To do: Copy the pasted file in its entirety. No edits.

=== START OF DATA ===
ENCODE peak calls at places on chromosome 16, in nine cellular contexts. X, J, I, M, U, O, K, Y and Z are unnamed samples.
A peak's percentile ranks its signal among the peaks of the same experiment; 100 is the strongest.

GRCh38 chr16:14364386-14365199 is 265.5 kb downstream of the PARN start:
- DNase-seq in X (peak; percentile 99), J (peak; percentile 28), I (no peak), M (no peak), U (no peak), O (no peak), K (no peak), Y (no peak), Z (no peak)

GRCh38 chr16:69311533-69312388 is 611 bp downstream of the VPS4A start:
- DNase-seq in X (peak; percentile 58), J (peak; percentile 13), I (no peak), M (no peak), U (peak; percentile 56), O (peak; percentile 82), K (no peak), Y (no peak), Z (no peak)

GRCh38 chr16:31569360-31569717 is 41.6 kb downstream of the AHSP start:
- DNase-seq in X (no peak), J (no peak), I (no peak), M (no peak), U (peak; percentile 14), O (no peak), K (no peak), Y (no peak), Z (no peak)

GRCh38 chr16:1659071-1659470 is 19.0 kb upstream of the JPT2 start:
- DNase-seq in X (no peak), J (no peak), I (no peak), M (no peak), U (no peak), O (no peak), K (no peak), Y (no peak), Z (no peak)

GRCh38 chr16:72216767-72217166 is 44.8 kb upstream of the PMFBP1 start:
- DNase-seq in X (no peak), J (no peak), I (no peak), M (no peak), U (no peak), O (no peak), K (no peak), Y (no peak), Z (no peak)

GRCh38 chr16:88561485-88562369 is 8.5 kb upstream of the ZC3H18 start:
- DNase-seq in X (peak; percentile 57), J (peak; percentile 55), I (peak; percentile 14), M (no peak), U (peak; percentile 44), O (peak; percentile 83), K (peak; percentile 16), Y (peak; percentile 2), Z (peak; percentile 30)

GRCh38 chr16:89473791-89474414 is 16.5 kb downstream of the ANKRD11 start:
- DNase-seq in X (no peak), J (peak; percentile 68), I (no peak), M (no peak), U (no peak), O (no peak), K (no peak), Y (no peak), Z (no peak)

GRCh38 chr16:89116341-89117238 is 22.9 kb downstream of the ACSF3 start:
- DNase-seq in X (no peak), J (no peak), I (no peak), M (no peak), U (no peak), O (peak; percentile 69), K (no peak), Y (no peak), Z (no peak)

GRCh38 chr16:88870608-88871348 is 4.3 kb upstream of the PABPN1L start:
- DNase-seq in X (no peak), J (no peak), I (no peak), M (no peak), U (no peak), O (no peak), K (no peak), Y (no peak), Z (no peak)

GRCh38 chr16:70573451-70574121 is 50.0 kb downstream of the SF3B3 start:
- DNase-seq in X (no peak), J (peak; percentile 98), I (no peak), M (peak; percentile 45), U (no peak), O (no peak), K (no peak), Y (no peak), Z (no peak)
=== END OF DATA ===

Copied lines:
ENCODE peak calls at places on chromosome 16, in nine cellular contexts. X, J, I, M, U, O, K, Y and Z are unnamed samples.
A peak's percentile ranks its signal among the peaks of the same experiment; 100 is the strongest.

GRCh38 chr16:14364386-14365199 is 265.5 kb downstream of the PARN start:
- DNase-seq in X (peak; percentile 99), J (peak; percentile 28), I (no peak), M (no peak), U (no peak), O (no peak), K (no peak), Y (no peak), Z (no peak)

GRCh38 chr16:69311533-69312388 is 611 bp downstream of the VPS4A start:
- DNase-seq in X (peak; percentile 58), J (peak; percentile 13), I (no peak), M (no peak), U (peak; percentile 56), O (peak; percentile 82), K (no peak), Y (no peak), Z (no peak)

GRCh38 chr16:31569360-31569717 is 41.6 kb downstream of the AHSP start:
- DNase-seq in X (no peak), J (no peak), I (no peak), M (no peak), U (peak; percentile 14), O (no peak), K (no peak), Y (no peak), Z (no peak)

GRCh38 chr16:1659071-1659470 is 19.0 kb upstream of the JPT2 start:
- DNase-seq in X (no peak), J (no peak), I (no peak), M (no peak), U (no peak), O (no peak), K (no peak), Y (no peak), Z (no peak)

GRCh38 chr16:72216767-72217166 is 44.8 kb upstream of the PMFBP1 start:
- DNase-seq in X (no peak), J (no peak), I (no peak), M (no peak), U (no peak), O (no peak), K (no peak), Y (no peak), Z (no peak)

GRCh38 chr16:88561485-88562369 is 8.5 kb upstream of the ZC3H18 start:
- DNase-seq in X (peak; percentile 57), J (peak; percentile 55), I (peak; percentile 14), M (no peak), U (peak; percentile 44), O (peak; percentile 83), K (peak; percentile 16), Y (peak; percentile 2), Z (peak; percentile 30)

GRCh38 chr16:89473791-89474414 is 16.5 kb downstream of the ANKRD11 start:
- DNase-seq in X (no peak), J (peak; percentile 68), I (no peak), M (no peak), U (no peak), O (no peak), K (no peak), Y (no peak), Z (no peak)

GRCh38 chr16:89116341-89117238 is 22.9 kb downstream of the ACSF3 start:
- DNase-seq in X (no peak), J (no peak), I (no peak), M (no peak), U (no peak), O (peak; percentile 69), K (no peak), Y (no peak), Z (no peak)

GRCh38 chr16:88870608-88871348 is 4.3 kb upstream of the PABPN1L start:
- DNase-seq in X (no peak), J (no peak), I (no peak), M (no peak), U (no peak), O (no peak), K (no peak), Y (no peak), Z (no peak)

GRCh38 chr16:70573451-70574121 is 50.0 kb downstream of the SF3B3 start:
- DNase-seq in X (no peak), J (peak; percentile 98), I (no peak), M (peak; percentile 45), U (no peak), O (no peak), K (no peak), Y (no peak), Z (no peak)